New Jersey legislates tax on iTunes downloads

iTunes logoNew Jersey residents have been hit by their government with a 7% tax on iTunes downloads (as well as other music download services such as Napster) this past week.

The sales tax overall was raised from 6 to 7% in order to help the state fight their $4.5-billion deficit.

Many are speculating that other states will follow New Jersey’s lead and introduce their own sales tax on music and movies downloads.

I guess I don’t really see anything really wrong with this. I have never bought music from iTunes. And there’s really no good reason not to tax it like anything else, other than just not liking taxes in general.

At least the people the Governor is pissing off with this move is bound to be primarily from a demographic that is known for not voting.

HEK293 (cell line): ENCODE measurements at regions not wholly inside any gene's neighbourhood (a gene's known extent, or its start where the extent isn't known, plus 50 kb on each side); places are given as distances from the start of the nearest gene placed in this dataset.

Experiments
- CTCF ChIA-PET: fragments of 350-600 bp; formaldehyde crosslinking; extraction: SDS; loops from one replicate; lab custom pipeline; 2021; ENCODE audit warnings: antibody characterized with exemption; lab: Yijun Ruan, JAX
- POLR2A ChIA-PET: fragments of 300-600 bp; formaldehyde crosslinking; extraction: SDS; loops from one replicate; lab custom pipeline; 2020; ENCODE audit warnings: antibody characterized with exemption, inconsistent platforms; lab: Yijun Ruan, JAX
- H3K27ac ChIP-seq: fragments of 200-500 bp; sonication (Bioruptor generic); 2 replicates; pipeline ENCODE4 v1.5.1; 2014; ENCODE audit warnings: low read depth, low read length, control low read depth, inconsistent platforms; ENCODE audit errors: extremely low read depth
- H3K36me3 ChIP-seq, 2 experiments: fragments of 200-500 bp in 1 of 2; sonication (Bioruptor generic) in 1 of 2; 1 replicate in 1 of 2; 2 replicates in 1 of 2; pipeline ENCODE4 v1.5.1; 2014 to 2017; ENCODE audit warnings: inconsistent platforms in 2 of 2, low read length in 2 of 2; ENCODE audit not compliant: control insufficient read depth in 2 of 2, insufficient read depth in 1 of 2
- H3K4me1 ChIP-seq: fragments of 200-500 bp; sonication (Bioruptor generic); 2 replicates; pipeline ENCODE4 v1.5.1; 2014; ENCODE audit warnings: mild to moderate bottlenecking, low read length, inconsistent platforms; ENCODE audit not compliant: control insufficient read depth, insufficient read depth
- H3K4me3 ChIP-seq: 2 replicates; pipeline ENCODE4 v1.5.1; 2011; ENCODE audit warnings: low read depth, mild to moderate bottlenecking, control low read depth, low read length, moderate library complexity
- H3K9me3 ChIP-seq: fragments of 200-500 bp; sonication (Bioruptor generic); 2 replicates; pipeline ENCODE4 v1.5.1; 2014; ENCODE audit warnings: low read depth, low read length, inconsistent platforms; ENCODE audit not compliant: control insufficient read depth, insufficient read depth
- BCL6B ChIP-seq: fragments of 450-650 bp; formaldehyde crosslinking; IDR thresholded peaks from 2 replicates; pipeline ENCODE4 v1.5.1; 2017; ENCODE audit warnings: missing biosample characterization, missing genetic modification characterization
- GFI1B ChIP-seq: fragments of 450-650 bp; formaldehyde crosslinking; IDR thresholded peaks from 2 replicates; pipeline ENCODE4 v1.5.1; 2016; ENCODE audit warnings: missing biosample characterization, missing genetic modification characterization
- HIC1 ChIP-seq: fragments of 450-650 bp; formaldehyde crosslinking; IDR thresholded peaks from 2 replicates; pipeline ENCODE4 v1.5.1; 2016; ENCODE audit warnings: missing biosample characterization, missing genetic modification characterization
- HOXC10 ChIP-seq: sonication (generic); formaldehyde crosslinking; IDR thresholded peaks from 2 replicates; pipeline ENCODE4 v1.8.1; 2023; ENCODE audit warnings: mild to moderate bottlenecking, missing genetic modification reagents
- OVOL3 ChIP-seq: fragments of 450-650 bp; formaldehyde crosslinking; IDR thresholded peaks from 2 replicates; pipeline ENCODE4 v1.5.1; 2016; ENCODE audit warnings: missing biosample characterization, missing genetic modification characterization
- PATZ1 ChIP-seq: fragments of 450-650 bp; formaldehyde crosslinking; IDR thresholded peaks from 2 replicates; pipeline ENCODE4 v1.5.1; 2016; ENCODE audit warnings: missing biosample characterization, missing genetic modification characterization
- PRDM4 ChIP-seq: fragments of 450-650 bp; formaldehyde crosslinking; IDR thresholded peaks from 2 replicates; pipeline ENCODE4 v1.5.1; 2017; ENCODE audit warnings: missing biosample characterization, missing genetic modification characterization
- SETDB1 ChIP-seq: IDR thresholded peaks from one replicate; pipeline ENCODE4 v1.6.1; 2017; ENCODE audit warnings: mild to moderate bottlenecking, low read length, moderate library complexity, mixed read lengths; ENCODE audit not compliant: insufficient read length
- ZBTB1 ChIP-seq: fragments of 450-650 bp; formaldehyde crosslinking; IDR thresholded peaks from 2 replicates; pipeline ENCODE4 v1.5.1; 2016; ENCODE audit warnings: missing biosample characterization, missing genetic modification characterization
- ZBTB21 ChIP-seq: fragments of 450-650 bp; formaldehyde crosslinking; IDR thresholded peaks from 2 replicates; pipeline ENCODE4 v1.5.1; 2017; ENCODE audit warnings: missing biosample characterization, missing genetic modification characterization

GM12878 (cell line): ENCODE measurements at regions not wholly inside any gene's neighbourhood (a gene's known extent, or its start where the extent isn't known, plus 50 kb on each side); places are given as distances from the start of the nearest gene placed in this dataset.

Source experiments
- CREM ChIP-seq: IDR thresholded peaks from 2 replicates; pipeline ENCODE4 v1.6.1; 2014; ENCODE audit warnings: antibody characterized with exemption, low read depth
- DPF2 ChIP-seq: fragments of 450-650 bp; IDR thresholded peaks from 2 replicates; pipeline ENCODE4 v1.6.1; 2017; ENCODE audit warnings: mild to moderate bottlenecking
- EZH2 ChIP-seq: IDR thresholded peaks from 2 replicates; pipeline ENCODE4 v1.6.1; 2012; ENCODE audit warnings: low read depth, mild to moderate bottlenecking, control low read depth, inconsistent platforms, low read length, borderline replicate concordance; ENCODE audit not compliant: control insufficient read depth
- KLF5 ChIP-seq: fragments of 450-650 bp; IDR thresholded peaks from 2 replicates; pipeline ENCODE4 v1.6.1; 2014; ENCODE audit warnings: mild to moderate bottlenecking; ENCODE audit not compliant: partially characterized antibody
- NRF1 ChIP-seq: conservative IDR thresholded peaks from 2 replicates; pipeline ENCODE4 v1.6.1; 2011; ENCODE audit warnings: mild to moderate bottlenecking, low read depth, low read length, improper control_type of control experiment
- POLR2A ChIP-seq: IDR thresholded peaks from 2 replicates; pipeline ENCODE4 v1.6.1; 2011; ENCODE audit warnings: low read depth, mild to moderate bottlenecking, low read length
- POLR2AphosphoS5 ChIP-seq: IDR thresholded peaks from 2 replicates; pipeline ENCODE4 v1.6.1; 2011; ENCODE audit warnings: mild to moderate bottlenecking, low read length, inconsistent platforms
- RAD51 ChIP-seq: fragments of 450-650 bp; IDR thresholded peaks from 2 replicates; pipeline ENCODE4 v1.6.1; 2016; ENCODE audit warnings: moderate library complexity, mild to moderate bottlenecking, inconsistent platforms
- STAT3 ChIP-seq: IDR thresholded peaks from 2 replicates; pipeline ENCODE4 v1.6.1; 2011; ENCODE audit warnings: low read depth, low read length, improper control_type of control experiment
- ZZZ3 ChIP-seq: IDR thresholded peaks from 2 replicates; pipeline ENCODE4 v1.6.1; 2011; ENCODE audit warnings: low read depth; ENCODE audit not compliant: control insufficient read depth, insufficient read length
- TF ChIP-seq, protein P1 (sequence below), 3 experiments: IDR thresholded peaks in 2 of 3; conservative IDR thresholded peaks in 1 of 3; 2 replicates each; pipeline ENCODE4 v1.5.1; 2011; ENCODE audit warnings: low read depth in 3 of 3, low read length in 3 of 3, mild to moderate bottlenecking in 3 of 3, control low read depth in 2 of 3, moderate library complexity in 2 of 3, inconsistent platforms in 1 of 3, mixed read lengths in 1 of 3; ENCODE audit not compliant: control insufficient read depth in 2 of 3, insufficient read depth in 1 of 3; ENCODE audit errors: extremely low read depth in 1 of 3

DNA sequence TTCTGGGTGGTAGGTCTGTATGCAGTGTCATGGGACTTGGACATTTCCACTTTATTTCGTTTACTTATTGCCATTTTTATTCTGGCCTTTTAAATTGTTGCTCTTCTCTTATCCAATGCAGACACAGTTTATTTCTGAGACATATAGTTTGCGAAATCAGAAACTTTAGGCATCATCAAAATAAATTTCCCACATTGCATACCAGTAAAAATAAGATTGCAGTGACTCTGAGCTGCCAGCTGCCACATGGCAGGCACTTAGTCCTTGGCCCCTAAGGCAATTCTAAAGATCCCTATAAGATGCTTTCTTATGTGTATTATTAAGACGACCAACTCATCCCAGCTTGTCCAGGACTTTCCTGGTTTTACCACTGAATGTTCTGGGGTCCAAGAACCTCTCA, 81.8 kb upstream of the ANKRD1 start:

[Via taxalicious, via CNET]

Accounting Standards

Pension brouhaha south of the border

FASB is coming out with some tough new standards relating to defined benefit pensions that is expected to result in significant new liabilities (or increases to existing ones) for companies that had been accounting for their pensions under the more lax requirements of the old standard.

Defined benefit pension plans are definitely the more complicated type, compared to defined contribution. I’ve only worked on one pension audit thus far, and it was – luckily for me – a defined contribution. Auditing a defined contribution plan is easier to do because future estimates aren’t necessary. Defined benefit plans require an actuary to perform the highly specialized work.

Anyway, back to the change in the standard. Under the old standard: